Wednesday, August 15, 2012

A Holy Grail for Science?

I've mentioned the issue of my frustration with public media several times over the years.  I wrote a whole essay about my experiences with TV science "documentary" producers, for instance.  The short version of all that is I've learned that it's just not possible to convey any meaningful message about my science in a 5-second soundbite.  In some scientific organizations, their PR folks actually try to 'coach' their scientists how to interact with reporters and show producers to try to get their science message across.  But this 'holy grail', like its namesake, is a myth!  There's no way to communicate meaningful scientific content in a soundbite!!

Why am I dredging up this topic once again?  Isn't that horse already dead?  Recently, a paper was published in the Proceedings of the National Academy of Sciences by the NASA Goddard Institute for Space Studies director, Dr. James Hansen and his collaborators (abbreviated Hansen et al.).  You can download a copy of the paper free from this site.  In their paper, the authors make a case that the impact of global warming is clearly being reflected by an increased frequency of record heat in both space and time.  There was a press conference called to announce the contents of this new publication, which has triggered a firestorm of articles on the subject - here is one example.

Within the atmospheric science community, some dismay over this media brouhaha has been expressed in the circles I inhabit as a professional.  One particularly strident dispute of Hansen et al. was written by University of Washington Atmospheric Science Prof. Cliff Mass and posted on his blog, here.  In his blog, Prof. Mass disputes the validity of the science in the paper by Hansen et al., and is critical of the way in which the press conference turned the paper's results into a media 'event'.

Traditionally, criticism in science is presented to the "target" in advance of publication of the critical remarks, allowing the author(s) an opportunity to respond.  Unlike critical comments in a journal, Hansen et al. were not given such an opportunity before Prof. Mass's blog was posted.

It's my contention that science of any sort should not be carried out in the public media, including Internet blogs and forums, as well as TV and the print media.  Obviously, opinions about this stance vary, so let me try to explain in some detail why I feel this way about things.

All one needs to do is to pay attention to the present and past arguments about global warming in the public media to see for yourself that the discourse has been heated (pun intended) and typically nasty.  The science has been politicized (mostly by the climate change deniers but unfortunately, not completely) for reasons of their own.  Public news reporting always seeks the sensational, trying to goad the participants in a controversy into saying intemperate things, including ad hominem attacks on their opponents.  The attack grenades are lobbed back and forth in separate interviews or on opposing blog pages - the opponents generally engage in talking past one another.  How is the viewer of all this carnage supposed to learn about science from this invective-laden point-counterpoint (rather reminiscent of the old Saturday Nite Live skit)?  Most public media viewers are not scientists, but some are hoping to get some useful information by which they might draw personal conclusions.  In my opinion, not only is scientific discourse carried out in the public media unproductive in the sense of resolving issues within the science, but it does the public a huge disservice by misrepresenting how science really works and by failing to clarify the substantive issues for the layperson.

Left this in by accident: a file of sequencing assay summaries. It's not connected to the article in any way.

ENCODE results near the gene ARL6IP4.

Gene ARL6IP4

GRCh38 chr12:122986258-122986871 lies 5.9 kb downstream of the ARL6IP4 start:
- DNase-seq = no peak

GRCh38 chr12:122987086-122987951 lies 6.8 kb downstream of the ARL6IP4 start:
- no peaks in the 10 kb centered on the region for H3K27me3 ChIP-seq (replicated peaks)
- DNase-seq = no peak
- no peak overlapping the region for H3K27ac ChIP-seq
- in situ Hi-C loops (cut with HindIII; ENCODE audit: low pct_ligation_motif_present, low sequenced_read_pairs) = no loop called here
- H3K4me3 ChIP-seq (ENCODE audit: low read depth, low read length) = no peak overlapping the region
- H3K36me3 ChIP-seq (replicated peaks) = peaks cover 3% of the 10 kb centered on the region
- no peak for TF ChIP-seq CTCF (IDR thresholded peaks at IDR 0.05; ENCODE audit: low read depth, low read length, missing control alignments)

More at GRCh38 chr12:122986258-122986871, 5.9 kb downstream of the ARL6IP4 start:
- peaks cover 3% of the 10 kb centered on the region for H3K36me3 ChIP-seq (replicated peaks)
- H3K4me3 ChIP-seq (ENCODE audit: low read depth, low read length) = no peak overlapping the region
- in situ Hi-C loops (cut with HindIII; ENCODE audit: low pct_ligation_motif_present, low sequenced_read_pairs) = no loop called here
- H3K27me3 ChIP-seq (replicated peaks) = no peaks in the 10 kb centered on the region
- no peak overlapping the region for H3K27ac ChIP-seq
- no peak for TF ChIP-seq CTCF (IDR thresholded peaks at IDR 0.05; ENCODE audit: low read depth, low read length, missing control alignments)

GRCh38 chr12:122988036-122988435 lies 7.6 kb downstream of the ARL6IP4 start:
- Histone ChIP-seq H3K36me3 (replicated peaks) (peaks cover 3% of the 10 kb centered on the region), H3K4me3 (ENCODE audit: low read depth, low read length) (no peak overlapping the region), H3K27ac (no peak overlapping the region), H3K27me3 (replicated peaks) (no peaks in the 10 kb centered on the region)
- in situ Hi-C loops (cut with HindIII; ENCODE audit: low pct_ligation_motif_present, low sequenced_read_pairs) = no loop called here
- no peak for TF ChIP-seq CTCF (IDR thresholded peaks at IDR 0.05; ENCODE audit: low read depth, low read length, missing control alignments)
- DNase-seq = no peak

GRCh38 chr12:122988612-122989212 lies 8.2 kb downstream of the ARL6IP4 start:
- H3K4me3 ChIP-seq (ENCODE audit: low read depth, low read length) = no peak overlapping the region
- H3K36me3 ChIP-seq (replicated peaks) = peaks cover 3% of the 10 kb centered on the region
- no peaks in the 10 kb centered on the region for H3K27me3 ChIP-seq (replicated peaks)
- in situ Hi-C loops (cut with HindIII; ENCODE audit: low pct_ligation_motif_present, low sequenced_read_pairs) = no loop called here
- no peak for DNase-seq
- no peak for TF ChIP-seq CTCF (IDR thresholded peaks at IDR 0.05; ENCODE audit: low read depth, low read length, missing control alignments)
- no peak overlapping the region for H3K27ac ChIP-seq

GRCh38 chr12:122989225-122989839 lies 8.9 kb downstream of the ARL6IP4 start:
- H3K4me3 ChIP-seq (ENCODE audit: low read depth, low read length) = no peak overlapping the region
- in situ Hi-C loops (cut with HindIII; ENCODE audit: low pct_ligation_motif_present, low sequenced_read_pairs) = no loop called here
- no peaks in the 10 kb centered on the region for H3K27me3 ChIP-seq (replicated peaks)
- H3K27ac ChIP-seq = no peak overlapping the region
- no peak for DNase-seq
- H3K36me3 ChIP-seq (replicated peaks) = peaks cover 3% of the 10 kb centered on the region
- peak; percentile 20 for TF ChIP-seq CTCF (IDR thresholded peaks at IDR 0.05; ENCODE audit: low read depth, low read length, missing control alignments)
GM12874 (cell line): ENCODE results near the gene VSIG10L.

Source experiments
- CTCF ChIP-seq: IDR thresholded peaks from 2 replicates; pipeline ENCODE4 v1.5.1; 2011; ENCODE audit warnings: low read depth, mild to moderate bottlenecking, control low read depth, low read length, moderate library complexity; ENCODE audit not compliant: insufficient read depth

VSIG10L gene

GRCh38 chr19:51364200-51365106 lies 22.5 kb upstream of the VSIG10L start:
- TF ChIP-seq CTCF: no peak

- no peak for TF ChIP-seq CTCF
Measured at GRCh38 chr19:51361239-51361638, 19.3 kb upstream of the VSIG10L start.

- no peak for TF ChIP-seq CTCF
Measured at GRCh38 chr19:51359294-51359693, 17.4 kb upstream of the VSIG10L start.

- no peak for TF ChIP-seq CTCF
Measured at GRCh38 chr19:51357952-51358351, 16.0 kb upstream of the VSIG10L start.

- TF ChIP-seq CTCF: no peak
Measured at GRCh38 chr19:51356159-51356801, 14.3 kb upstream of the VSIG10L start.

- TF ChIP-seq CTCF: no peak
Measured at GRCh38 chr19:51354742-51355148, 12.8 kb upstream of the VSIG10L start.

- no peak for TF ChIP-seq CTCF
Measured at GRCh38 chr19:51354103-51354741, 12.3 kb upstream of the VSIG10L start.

Not only is it impossible to convey scientific substance in a soundbite, but it's also unlikely that real clarification will be achieved even in an unreviewed blog of several pages.  Many blogs are simply polemics for the simple reason that without review, what we get are the biases of the blog writer.  Anyone who claims to be unbiased is, of course, either self-deceived or deceitful.  I certainly make no such claim!!  If you like, you can consider this blog a polemic ...

The appropriate place for scientific disputes to be carried out is within the pages of refereed journals and at scientific conferences.  One need not 'dumb down' the technical content of a scientific dispute in these traditional science venues - it's presumed that the disputants are capable of understanding the technical material and can focus on presenting their evidence and justifying their interpretations thereof.  In the ideal world, everyone has a chance to present their content and the validity of any published content has been vetted by this peer review process.  Of course, the reality of science can fall rather short of this ideal.  People who feel they have been muzzled by peer review may choose to present their material via the public media rather than refereed journals (where they can't pass peer review), claiming they've been victimized by the "brahmins" who support the consensus.  Such an accusation may not be entirely without basis, unfortunately.  But good science generally wins out in the end, even if individual scientists may not live to see it.